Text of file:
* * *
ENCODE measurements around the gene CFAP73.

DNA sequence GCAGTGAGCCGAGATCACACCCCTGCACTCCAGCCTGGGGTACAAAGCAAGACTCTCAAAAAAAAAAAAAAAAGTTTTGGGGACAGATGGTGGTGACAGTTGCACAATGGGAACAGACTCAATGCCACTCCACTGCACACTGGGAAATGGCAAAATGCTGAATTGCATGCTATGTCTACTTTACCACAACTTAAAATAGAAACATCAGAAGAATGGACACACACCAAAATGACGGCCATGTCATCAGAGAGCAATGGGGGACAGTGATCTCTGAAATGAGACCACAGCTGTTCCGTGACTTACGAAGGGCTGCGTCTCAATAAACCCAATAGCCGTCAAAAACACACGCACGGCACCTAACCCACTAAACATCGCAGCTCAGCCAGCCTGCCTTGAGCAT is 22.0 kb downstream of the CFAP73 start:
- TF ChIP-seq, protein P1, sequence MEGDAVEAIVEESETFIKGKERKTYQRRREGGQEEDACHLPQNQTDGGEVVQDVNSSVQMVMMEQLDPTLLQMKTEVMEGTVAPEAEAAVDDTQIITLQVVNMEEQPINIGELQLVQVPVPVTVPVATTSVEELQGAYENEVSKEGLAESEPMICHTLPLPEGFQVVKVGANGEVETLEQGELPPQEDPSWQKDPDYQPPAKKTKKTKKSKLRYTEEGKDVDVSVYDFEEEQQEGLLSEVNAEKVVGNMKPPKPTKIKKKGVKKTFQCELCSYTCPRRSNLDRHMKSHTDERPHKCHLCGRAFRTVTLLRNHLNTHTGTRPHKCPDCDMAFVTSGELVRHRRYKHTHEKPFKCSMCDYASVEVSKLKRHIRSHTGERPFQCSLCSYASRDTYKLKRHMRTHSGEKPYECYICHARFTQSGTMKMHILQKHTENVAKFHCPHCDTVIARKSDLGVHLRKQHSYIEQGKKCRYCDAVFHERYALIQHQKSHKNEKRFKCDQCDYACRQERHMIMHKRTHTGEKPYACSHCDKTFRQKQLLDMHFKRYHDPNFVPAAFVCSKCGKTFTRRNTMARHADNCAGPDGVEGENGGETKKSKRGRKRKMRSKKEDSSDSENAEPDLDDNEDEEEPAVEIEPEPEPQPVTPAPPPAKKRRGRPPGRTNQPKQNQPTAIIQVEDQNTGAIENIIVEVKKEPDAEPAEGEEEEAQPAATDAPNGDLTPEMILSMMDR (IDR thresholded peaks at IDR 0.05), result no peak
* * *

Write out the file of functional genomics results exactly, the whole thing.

ENCODE measurements around the gene CFAP73.

DNA sequence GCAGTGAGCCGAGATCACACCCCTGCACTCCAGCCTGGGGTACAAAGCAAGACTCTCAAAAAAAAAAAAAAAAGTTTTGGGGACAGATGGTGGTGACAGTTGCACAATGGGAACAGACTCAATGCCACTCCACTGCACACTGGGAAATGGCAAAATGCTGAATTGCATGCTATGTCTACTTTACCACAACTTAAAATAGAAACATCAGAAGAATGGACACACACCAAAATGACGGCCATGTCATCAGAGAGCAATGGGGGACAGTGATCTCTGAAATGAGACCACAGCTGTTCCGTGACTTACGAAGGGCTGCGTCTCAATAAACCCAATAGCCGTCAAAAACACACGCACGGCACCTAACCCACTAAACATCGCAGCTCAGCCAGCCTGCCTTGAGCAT is 22.0 kb downstream of the CFAP73 start:
- TF ChIP-seq, protein P1, sequence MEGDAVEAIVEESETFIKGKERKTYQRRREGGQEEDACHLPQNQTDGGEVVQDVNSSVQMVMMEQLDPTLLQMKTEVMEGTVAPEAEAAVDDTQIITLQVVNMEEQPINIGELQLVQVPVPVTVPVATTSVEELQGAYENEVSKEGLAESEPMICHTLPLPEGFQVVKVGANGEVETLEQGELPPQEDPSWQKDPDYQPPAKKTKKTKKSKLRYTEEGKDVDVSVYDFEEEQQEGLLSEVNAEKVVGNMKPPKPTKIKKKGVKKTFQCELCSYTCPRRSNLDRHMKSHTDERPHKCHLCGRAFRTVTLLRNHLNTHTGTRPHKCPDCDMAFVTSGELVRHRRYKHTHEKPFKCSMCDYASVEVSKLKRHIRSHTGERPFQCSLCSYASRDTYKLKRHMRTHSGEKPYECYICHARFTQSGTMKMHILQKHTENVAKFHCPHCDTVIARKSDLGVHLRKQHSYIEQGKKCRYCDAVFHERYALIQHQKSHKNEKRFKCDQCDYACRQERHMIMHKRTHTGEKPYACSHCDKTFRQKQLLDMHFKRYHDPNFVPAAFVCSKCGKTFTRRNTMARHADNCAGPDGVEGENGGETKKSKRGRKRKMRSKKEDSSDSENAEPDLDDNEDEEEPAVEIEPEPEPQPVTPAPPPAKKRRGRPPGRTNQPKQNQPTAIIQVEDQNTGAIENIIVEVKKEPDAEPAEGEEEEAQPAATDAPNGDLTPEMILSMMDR (IDR thresholded peaks at IDR 0.05), result no peak